Foreplay / Long Time ~ Boston

The origins of the band are now shrouded in mystery thanks to later conflicts between Tom Scholz and the other band members. The classic lineup of guitarists Tom Scholz and Barry Goudreau, vocalist/guitarist Brad Delp, bassist Fran Sheehan and drummer Sib Hashian didn’t fully crystalize until the band was signed by Epic Records. However, the five musicians had been working together throughout the early 1970s.

Boston began when Tom Scholz, an MIT engineering graduate who worked at Polaroid answered a newspaper ad placed by guitarist Barry Goudreau, seeking a keyboard player for a band called “Mothers Milk.” (Scholz was predominantly a keyboard player at the time, although he developed rapidly as a guitar player during Boston’s early years.)

Scholz made many recordings at his home studio with the future members of Boston, as well as drummer Jim Masdea (with whom Scholz played in a prior band), and singer Ron Patti from the band Boston Creme. The roots of the first album were created in these early demo sessions with songs such as “More Than a Feeling,” “Hitch a Ride,” “Peace of Mind,” “Foreplay/Long Time” and “Rock & Roll Band.” Scholz soon became frustrated with the limitations of the technology at the time and his inability to capture the sound he wanted, so he began building and designing his own equipment.

The first tapes Scholz produced were rejected by the record labels. A second set of tapes with Scholz on guitar, newly hired singer Brad Delp on vocals and Masdea on drums drew the attention of executives at Epic Records, a division of CBS. The label was dissatisfied with Masdea’s performance, so he was replaced by Sib Hashian. The label also insisted that Scholz re-record the demo tapes in a professional studio with a full band, which led to the hiring of bassist Fran Sheehan. With the exception of “Let Me Take You Home Tonight,” which was recorded in California, Scholz re-recorded the other seven tracks in his home studio.

Lead singer Brad Delp took his own life March 9, 2007, at his home in Atkinson, New Hampshire. Police found Delp dead in his bathroom. Police Lt. William Baldwin called the death “untimely” and said that no foul play was indicated. Delp was alone at the time of his death according to the police report. According to a New Hampshire TV website, Delp was preparing for a summer tour and marriage. His family later revealed that his death was a charcoal-burning suicide and that he was found by his fiancee. Associated Press reported that, according to the New Hampshire medical examiner, Delp’s death was the result of suicide by carbon monoxide poisoning as evidenced by carboxyhemoglobin.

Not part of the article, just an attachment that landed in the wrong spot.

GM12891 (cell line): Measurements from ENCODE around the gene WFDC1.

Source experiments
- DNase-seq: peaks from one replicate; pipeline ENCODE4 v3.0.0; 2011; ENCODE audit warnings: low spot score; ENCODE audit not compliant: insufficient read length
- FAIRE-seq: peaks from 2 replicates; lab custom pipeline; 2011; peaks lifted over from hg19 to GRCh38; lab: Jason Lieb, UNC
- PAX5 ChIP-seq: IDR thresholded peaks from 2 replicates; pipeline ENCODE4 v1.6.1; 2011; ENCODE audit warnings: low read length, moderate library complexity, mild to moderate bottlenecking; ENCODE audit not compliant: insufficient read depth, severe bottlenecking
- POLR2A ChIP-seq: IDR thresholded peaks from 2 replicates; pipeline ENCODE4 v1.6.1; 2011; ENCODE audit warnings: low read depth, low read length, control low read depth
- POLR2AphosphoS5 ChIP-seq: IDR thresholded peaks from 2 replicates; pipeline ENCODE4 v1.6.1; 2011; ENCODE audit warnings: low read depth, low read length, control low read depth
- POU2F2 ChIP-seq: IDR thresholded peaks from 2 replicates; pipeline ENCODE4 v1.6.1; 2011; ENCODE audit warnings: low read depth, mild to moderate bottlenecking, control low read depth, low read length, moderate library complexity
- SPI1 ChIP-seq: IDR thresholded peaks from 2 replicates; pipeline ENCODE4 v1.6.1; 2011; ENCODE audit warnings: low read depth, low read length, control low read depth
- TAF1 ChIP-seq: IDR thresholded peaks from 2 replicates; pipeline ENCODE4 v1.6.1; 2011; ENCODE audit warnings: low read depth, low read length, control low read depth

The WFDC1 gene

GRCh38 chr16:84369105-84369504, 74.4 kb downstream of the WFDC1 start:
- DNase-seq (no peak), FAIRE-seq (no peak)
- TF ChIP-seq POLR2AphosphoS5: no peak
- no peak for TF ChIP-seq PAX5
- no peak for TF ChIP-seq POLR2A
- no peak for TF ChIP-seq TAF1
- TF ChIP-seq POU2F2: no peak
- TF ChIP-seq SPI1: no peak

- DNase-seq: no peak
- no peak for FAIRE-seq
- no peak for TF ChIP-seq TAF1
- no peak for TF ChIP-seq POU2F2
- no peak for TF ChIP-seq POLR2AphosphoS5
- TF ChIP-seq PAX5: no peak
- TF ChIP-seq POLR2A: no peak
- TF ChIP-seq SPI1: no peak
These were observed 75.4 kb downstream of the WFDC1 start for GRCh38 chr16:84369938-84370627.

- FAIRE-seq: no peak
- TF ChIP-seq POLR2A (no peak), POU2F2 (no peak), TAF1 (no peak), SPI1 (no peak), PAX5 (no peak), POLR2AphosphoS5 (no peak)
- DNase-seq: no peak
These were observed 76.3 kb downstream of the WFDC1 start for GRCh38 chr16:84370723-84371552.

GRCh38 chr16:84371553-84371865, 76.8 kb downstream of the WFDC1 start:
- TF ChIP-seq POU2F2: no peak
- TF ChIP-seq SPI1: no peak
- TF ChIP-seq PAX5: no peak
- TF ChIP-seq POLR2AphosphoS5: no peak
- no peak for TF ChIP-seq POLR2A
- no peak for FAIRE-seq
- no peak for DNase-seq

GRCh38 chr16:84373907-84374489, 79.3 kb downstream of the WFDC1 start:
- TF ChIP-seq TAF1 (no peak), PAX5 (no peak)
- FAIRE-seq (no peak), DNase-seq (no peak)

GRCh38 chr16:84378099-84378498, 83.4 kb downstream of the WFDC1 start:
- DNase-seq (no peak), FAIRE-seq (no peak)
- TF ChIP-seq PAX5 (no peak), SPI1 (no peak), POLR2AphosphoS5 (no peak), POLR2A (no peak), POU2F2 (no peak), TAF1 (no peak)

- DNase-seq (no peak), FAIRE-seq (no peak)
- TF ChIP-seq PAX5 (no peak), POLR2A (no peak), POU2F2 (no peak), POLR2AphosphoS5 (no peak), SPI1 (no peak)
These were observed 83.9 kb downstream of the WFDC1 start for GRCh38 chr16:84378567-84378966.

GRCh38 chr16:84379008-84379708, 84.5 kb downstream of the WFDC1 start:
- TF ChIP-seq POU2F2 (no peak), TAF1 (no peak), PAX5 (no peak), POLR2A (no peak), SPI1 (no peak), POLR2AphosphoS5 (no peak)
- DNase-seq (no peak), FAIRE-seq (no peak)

Foreplay / Long Time

“Foreplay/Long Time” is a song by the rock band Boston, released on the band’s eponymous debut album, and as their second single, on Epic Records in 1976. It combines an instrumental introduction, “Foreplay,” to the main song “Long Time,” generally played as one on the radio and listed as one track on the album.

In an interview for the Best of Boston CD, Scholz said that ‘Foreplay’ was the first thing he ever recorded, and he did this on a two-track machine in his basement.

“Foreplay” is a progressive instrumental prelude, primarily consisting of rapid triplet arpeggios on Hammond M3 organ with a bass part doubled by a clavinet, and drums, with lead guitar joining at the end. According to Tom Scholz, leader and producer of Boston, the synthesizer-like swoops were not produced with synthesizers, but rather by scraping a pick along a string of a guitar.


It’s been such a long time
I think I should be goin’, yeah
And time doesn’t wait for me, it keeps on rollin’
Sail on, on a distant highway
I’ve got to keep on chasin’ a dream
I’ve gotta be on my way
Wish there was something I could say.

Well I’m takin’ my time, I’m just movin’ on
You’ll forget about me after I’ve been gone
And I take what I find, I don’t want no more
It’s just outside of your front door.

It’s been such a long time. It’s been such a long time.

Well I get so lonely when I am without you
But in my mind, deep in my mind,
I can’t forget about you
Good times, and faces that remind me
I’m tryin’ to forget your name and leave it all behind me
You’re comin’ back to find me.

Well I’m takin’ my time, I’m just movin’ on
You’ll forget about me after I’v e been gone
And I take what I find, I don’t want no more
It’s just outside of y our front door.

It’s been such a long time. It’s been such a long time.

Yeah. It’s been such a long time, I think I should be goin’, yeah
And time dosnt wait for me, it keeps on rollin’
There’s a long road, I’ve gotta stay in time with
I’ve got to keep on chasin’ that dream, though I may never find it
I’m always just behind it.

Well I’m takin’ my time, I’m just movin’ along
Takin’ my time, just movin’ along
Takin’ my time, takin’ my time…

  • Audio from the 1976 Album, Boston:


About DJ Allyn

DJ Allyn is a burned out radio guy who went on to become a burned out sound engineer for a few Seattle area grunge bands in the 1980s and 1990s. Left the madness of worldwide tours with bands, cleaned up my act and went into the relative sanity of sound engineering for television series. Currently working as the Director of Sound for a television series being filmed in North Vancouver, British Columbia. I am always on the lookout for interesting videos, old music, and fun.

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